Battlestar Galactica Pantoum: This Has All Happened Before

This has all happened before, and it will happen again. Fans of the 2004-2009 Battlestar Galactica reboot know this mantra well. What if I told you that there’s a poetic form that fits this theme of inescapable repetition perfectly? Let’s explore one of my favorite monstrous manifestation (it’s a poetry blog post, I had to slip in some consonance) of poetic form: the pantoum.

What is this Pantoum Thing?

Poetry is an interesting literary genre. There are many different forms of poems, each type dictated by certain rules that guide how a poem of that sort is written (unless it’s free-form poetry, which generally doesn’t have rules).

Pantoums are a type of poem that follow a very specific format. Each stanza (the poem equivalent of a paragraph) is made up of 4 lines. These 4-line stanzas are called quatrains.

this has all happened before

The lines don’t have to follow a rhyme scheme (unless the writer wants it to), but they commonly follow an ABAB scheme. Each stanza also needs to follow a set pattern when it comes to what each line says. After the first stanza, the first and third line of all following stanzas repeat the second and fourth lines of the stanza before it (you’ll see an example of what this looks like below). In other words, pantoums say everything twice.

The poem itself can contain as many stanzas as the author chooses, and the final stanza repeats the third and first lines from the very first stanza. Actually, the poem begins and ends with the exact same line, bringing everything back full circle.

Here’s what the pattern looks like:

Line 1 A*

Line 2 B

Line 3 A

Line 4 B

 

Line 2 B

Line 5 C

Line 4 B

Line 6 C

 

Line 5 C

Line 7 D

Line 6 C

Line 8 D

 

Line 7 D

Line 3 A

Line 8 D

Line 1 A

Note that the final stanza doesn’t introduce any new lines. It just repeats two lines from the stanza before it, and two lines from the first stanza.
*the letters reflect the rhyme scheme of each quatrain.

Why Write a Pantoum?

The decision to use a particular poetic form usually depends on what the writer wants to convey and how they want their poem to flow. The pantoum’s unique repetitive pattern creates an interesting sense of deja vu and continuum, making it excellent for poems meant to evoke such feelings.

One fun thing that people do with this poetic form is create new meanings using slight changes in punctuation. When you read one of these poems, pay attention to how the author uses punctuation to change the meaning of repeated lines. I do this in a few different spots in the pantoum that I share in the next section.

BSG

An Example Pantoum

After writing about Battlestar Galactica for my Eight Nights of Deus ex Machina holiday series, I was reminded of a pantoum I wrote for a college poetry course a few years back. Because of the repetitive patterns that make this form unique, I thought it would be fun to play on themes of repetition present in Battlestar Galactica and wrote a fan pantoum. As a bit of added fun, I’ve included it below. Please note that I wrote this after finishing the whole series, so there are some spoilers for the 4th and 5th seasons.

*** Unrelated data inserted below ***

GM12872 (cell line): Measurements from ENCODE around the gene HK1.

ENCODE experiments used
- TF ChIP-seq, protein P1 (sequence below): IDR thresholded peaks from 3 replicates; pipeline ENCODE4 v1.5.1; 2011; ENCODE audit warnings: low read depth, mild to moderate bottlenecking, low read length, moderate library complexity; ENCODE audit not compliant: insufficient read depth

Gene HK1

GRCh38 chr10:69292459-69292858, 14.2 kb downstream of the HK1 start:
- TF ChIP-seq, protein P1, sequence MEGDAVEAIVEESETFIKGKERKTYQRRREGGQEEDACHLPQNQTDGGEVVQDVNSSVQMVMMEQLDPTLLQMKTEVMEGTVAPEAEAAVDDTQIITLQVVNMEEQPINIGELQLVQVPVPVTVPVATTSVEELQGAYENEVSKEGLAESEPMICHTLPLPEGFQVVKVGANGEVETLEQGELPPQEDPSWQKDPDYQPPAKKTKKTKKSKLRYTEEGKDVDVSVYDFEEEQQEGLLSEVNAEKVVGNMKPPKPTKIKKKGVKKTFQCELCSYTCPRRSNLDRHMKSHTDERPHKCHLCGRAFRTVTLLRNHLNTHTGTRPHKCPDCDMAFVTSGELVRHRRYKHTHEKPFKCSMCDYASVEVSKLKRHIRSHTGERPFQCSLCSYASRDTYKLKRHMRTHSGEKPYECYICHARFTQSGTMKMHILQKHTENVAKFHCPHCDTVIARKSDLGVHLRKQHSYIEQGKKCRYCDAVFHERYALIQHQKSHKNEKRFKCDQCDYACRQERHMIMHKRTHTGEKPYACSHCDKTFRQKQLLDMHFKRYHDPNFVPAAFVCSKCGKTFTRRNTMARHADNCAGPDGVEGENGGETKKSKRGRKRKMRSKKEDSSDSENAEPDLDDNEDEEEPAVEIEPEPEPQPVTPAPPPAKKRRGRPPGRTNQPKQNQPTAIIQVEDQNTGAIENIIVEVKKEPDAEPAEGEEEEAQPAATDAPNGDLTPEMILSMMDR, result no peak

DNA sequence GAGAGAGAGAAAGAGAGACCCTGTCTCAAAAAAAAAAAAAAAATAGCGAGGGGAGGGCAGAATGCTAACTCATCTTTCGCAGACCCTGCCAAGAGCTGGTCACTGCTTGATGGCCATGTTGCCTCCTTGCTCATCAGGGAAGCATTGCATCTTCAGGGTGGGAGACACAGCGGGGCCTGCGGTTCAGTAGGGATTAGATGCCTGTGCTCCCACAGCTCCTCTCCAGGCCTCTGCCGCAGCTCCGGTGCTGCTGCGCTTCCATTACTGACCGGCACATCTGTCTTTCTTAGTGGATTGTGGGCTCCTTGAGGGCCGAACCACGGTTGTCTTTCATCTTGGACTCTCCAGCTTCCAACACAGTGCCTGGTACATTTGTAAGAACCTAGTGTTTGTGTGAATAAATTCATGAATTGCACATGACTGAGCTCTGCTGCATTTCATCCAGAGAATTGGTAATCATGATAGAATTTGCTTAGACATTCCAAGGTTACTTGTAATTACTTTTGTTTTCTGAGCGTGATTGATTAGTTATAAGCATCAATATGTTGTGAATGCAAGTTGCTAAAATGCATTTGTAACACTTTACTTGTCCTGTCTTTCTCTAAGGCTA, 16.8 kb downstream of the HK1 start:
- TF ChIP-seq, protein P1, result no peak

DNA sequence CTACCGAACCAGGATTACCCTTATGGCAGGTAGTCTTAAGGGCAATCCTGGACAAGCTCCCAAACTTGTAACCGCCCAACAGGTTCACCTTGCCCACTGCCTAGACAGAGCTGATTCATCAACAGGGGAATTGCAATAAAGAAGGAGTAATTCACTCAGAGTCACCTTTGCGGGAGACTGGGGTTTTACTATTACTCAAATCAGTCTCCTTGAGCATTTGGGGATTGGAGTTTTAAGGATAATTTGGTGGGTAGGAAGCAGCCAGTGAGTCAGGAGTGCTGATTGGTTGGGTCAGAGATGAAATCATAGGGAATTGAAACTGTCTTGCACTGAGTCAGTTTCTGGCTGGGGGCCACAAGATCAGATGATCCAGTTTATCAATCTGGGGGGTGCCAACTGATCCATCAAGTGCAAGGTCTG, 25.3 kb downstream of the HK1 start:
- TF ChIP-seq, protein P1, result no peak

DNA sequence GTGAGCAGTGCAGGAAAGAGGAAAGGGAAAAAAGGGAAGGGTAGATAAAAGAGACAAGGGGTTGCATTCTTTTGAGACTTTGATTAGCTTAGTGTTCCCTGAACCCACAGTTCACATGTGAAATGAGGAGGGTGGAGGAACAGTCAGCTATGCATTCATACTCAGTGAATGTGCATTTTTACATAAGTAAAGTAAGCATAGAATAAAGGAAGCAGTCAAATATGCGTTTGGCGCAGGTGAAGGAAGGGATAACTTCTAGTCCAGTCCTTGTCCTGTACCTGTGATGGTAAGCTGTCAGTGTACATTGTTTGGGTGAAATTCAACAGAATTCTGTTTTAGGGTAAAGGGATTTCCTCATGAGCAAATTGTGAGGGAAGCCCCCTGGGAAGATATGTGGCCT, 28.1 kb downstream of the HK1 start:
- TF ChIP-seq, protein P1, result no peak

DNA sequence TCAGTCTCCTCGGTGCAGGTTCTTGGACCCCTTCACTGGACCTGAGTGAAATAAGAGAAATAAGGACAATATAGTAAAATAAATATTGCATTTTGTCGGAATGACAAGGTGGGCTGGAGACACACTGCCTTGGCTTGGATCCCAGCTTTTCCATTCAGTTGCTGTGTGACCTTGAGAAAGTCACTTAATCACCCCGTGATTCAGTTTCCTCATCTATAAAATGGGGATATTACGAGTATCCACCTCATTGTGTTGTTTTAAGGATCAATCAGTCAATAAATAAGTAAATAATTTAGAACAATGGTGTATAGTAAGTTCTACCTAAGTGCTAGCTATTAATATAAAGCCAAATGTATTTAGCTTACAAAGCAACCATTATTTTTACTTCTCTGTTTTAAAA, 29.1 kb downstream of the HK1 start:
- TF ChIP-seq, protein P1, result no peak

This Has All Happened Before

This has all happened before
and it will happen again.
What do you hear, Starbuck?
Nothing but the rain.

And it will happen again
while Adama leads the fleet through space, hearing
nothing but the rain
driving on the hollow hulls of ships.

While Adama leads the fleet through space hearing
music echoing in the ships’ walls,
driving through the hollow hulls of ships,
Tyrol –among five— is secretly the enemy they created.

Music echoing in the ships’ walls
awakens Kara– harbinger of death.
Tyrol –among five—is secretly the enemy they created,
reliving a time before time began.

Awaken, Kara– harbinger of death,
lead the lost colonies to a home where they
relive a time before time began.
They build grand cities that mirror their mistakes.

Lead the lost colonies to Earth—
What do you hear, Starbuck?
They build grand cities that mirror their mistakes;
This has all happened before

 

 

 

Interested in reading more pantoums? Check out these poets: Victor Hugo, Theodore de Banville, Leconte de Lisle, and Austin Dobson. You can also check out suggestions listed at the bottom of this infographic I discovered.

 

Do you have a favorite example of a pantoum either by your own pen or someone else’s? Share it in the comments! You can also connect on Twitter at @Popliterary, or send a message on the “contact me” page.

And as always, if you have a literary device you want to know more about, or a game, comic, show, or movie that you want to see make an appearance on the blog, leave a shout-out in the comments!

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